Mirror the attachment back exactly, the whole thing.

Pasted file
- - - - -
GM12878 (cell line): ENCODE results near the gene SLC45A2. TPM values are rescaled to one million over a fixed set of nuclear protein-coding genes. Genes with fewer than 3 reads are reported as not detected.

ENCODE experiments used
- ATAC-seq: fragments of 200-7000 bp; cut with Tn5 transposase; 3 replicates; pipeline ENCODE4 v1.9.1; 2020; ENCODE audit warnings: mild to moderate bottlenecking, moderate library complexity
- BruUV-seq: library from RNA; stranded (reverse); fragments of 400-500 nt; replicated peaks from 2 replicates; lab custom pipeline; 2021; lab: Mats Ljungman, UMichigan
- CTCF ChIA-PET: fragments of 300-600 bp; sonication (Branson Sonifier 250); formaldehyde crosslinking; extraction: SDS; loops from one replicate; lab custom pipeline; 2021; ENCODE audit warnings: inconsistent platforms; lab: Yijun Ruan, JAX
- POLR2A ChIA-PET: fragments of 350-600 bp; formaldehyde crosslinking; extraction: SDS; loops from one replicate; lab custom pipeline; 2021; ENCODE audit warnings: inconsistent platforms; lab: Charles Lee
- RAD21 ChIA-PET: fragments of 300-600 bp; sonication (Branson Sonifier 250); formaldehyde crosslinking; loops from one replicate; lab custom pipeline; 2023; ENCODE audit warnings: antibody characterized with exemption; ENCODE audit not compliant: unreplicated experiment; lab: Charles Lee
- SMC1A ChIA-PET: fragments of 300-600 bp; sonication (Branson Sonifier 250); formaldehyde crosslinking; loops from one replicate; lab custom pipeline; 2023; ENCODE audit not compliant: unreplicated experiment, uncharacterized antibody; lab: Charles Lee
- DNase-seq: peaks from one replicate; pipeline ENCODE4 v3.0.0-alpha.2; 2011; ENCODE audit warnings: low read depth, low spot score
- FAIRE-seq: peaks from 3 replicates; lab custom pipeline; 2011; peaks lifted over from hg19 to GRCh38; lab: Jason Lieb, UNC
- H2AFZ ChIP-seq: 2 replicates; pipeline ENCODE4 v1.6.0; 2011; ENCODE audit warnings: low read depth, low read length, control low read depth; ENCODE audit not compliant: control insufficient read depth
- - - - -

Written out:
GM12878 (cell line): ENCODE results near the gene SLC45A2. TPM values are rescaled to one million over a fixed set of nuclear protein-coding genes. Genes with fewer than 3 reads are reported as not detected.

ENCODE experiments used
- ATAC-seq: fragments of 200-7000 bp; cut with Tn5 transposase; 3 replicates; pipeline ENCODE4 v1.9.1; 2020; ENCODE audit warnings: mild to moderate bottlenecking, moderate library complexity
- BruUV-seq: library from RNA; stranded (reverse); fragments of 400-500 nt; replicated peaks from 2 replicates; lab custom pipeline; 2021; lab: Mats Ljungman, UMichigan
- CTCF ChIA-PET: fragments of 300-600 bp; sonication (Branson Sonifier 250); formaldehyde crosslinking; extraction: SDS; loops from one replicate; lab custom pipeline; 2021; ENCODE audit warnings: inconsistent platforms; lab: Yijun Ruan, JAX
- POLR2A ChIA-PET: fragments of 350-600 bp; formaldehyde crosslinking; extraction: SDS; loops from one replicate; lab custom pipeline; 2021; ENCODE audit warnings: inconsistent platforms; lab: Charles Lee
- RAD21 ChIA-PET: fragments of 300-600 bp; sonication (Branson Sonifier 250); formaldehyde crosslinking; loops from one replicate; lab custom pipeline; 2023; ENCODE audit warnings: antibody characterized with exemption; ENCODE audit not compliant: unreplicated experiment; lab: Charles Lee
- SMC1A ChIA-PET: fragments of 300-600 bp; sonication (Branson Sonifier 250); formaldehyde crosslinking; loops from one replicate; lab custom pipeline; 2023; ENCODE audit not compliant: unreplicated experiment, uncharacterized antibody; lab: Charles Lee
- DNase-seq: peaks from one replicate; pipeline ENCODE4 v3.0.0-alpha.2; 2011; ENCODE audit warnings: low read depth, low spot score
- FAIRE-seq: peaks from 3 replicates; lab custom pipeline; 2011; peaks lifted over from hg19 to GRCh38; lab: Jason Lieb, UNC
- H2AFZ ChIP-seq: 2 replicates; pipeline ENCODE4 v1.6.0; 2011; ENCODE audit warnings: low read depth, low read length, control low read depth; ENCODE audit not compliant: control insufficient read depth